Beth Schademann, ECS’s Publications Specialist, recently came across a Huffington Post article detailing some life-saving innovations in water purification.
A simple bag called the Fieldtrate Lite has made its way to isolated communities that lack clean water in an effort to save lives through improved sanitation.
The water filtering bag is a development of Singapore’s WateROAM, who specialize in portable water filtration systems. The Fieldtrate Lite filters dirty water though membranes, turning it into potable water in a very short period of time. The bag is specifically appealing for disaster relief operations and rural communities without access to clean water.
“Our vision is to build a world where no man shall face prolonged thirst,” said David Pong, WateROAM’s chief executive.
At just $35, the filtration is both cost efficient and easily operational due to its lack of need for electricity.
The company also produces a more elaborate filtration system called the Fieldtrate Plus, which is substantially larger and sells for $1,500. It was designed to cater to communities with a few hundred people, producing 500 liters of clean water per day.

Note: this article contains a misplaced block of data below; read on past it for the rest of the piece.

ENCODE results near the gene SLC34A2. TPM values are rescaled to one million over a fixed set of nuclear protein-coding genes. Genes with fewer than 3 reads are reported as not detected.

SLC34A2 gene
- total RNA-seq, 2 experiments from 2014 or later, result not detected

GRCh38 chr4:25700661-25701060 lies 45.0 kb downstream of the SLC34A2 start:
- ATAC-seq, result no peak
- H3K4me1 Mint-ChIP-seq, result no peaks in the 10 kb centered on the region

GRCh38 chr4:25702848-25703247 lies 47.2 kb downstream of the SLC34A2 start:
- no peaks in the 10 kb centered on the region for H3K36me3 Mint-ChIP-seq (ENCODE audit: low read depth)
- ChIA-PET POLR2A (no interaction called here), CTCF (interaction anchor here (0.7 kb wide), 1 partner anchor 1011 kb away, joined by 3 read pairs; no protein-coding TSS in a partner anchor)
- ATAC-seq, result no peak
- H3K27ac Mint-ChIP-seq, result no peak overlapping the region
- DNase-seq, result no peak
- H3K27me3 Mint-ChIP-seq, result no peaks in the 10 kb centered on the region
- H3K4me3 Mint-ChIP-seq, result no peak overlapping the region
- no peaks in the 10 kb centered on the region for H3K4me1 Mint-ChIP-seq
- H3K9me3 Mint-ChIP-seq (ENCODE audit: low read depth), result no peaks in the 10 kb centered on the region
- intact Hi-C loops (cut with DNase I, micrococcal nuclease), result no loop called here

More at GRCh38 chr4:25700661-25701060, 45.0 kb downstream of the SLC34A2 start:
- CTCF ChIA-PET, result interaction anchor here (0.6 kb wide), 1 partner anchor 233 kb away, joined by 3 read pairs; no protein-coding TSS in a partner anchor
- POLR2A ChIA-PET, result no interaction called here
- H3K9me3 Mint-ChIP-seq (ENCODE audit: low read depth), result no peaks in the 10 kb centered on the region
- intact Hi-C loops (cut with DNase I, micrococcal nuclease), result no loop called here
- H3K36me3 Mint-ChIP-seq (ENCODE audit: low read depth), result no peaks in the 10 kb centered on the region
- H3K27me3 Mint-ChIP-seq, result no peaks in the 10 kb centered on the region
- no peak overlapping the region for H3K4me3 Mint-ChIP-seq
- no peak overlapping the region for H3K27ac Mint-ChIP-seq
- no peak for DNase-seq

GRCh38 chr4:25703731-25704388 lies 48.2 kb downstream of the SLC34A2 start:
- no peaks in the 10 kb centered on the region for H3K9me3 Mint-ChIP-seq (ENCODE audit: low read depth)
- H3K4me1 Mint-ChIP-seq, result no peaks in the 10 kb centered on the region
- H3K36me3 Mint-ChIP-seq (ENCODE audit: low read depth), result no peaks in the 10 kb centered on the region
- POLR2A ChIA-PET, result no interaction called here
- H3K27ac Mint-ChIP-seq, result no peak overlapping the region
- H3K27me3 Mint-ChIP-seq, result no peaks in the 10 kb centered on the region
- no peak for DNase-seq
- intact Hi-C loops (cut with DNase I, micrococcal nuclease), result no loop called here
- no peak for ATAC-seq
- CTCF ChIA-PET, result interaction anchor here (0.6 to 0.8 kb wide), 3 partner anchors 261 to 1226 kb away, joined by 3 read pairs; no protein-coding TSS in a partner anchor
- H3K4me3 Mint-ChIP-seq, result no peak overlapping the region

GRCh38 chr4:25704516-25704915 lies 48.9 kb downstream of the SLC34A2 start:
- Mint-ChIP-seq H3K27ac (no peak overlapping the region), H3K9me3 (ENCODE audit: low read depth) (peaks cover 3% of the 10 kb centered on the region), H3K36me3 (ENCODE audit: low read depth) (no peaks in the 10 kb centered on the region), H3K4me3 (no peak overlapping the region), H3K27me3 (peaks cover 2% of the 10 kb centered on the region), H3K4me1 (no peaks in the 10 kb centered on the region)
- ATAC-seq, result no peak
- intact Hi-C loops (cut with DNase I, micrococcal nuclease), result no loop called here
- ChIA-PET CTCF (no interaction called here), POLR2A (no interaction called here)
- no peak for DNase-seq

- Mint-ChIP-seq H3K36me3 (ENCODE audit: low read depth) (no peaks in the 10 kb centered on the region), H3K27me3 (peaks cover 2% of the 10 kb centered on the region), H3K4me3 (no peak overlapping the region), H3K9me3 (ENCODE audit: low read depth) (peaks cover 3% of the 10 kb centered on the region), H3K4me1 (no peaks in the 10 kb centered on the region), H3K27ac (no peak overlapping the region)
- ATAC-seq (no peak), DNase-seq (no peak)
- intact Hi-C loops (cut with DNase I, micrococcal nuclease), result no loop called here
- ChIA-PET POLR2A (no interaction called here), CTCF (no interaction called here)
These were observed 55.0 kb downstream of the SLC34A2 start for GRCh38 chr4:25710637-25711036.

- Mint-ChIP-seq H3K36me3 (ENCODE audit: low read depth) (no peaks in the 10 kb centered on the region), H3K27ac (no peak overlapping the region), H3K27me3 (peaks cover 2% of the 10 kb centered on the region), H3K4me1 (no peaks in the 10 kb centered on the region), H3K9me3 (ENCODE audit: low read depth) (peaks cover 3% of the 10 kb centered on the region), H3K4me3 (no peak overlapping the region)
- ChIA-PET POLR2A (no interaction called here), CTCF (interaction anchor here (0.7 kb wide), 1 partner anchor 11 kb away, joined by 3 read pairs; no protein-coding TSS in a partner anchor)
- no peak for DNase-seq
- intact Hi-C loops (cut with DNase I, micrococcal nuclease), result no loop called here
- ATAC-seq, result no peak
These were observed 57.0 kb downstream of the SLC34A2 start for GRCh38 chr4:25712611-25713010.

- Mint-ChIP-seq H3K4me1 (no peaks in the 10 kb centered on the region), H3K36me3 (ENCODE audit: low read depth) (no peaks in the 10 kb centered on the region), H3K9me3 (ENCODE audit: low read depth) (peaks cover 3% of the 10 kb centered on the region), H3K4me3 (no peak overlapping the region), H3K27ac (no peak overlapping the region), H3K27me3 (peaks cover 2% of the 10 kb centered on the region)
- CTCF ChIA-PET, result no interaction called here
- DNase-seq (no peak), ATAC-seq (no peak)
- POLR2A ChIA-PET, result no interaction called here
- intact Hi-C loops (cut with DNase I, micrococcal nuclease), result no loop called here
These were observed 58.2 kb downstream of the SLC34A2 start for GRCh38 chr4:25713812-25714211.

This from Huffington Post:
To date, WateROAM’s filtration systems have provided drinkable water for nearly 1,000 people in three countries, including an orphanage in Bintan, Indonesia, a village in Phnom Penh, Cambodia, and victims of last December’s floods in Kelantan, Malaysia.
The company is currently working on a new project called Fieldtrate X, which will be able to clear arsenic from contaminated water.
ECS has recently awarded more that $200,000 of seed funding to innovative research projects addressing critical technology gaps in water, sanitation, and hygiene challenges being faced around the world.
Get the recap on our first “Science for Solving Society’s Problems Challenge” and stay-tuned for upcoming videos and updates on the winning projects!